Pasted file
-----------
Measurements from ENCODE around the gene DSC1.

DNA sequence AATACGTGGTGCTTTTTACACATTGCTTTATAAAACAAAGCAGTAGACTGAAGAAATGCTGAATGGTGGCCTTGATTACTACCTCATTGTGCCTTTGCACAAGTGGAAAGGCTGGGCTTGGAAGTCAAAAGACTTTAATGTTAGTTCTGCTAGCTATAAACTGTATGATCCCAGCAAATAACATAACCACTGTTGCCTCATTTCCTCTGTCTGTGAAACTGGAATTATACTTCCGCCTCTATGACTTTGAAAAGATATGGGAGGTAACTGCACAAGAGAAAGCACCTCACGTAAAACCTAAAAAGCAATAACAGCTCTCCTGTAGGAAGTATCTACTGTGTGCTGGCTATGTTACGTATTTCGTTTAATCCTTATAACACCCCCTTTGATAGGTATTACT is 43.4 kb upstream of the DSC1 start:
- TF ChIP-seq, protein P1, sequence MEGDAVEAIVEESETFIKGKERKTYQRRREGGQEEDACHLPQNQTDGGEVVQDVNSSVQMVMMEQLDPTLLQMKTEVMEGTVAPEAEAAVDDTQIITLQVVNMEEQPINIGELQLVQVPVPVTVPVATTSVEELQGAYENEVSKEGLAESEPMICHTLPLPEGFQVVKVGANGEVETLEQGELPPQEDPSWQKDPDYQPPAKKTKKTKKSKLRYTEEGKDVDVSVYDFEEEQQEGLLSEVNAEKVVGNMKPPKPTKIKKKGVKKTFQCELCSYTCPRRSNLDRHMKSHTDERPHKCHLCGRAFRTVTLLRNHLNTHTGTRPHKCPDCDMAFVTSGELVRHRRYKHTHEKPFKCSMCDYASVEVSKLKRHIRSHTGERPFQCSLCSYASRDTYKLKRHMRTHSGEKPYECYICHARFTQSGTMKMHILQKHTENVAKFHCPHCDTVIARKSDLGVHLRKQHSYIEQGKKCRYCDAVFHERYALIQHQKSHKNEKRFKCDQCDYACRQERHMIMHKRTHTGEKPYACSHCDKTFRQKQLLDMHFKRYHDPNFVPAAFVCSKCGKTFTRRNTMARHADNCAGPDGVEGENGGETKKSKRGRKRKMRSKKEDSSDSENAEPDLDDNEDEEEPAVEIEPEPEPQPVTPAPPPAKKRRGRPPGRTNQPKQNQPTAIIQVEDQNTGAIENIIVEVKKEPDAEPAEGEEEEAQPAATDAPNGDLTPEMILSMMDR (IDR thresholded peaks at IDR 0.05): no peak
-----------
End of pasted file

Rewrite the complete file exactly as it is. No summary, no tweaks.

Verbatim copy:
Measurements from ENCODE around the gene DSC1.

DNA sequence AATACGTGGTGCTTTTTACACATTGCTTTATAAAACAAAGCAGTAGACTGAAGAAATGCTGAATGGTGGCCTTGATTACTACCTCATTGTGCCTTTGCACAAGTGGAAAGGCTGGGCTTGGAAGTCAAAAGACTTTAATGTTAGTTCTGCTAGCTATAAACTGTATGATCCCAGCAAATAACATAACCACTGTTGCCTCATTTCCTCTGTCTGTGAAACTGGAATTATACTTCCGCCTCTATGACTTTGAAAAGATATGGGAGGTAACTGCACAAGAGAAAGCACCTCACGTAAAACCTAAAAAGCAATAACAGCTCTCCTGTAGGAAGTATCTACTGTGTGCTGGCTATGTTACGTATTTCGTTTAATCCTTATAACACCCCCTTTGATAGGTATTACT is 43.4 kb upstream of the DSC1 start:
- TF ChIP-seq, protein P1, sequence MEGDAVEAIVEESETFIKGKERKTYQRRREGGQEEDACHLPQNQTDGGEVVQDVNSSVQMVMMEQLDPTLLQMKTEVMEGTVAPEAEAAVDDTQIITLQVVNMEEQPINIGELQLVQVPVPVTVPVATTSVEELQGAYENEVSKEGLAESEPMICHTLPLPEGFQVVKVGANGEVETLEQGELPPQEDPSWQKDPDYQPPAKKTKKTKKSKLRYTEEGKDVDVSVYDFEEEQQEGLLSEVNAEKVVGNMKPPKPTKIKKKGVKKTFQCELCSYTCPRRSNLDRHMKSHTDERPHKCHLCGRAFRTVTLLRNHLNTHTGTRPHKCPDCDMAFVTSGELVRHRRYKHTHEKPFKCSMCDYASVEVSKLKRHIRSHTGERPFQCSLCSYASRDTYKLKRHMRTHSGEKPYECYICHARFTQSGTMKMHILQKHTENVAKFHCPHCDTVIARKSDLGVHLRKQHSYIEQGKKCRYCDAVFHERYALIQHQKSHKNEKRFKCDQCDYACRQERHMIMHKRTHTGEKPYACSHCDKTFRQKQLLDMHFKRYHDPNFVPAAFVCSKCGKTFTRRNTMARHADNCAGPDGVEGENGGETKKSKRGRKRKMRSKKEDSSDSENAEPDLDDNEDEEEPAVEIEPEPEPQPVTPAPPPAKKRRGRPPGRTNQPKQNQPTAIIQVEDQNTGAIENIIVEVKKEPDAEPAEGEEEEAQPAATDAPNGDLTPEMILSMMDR (IDR thresholded peaks at IDR 0.05): no peak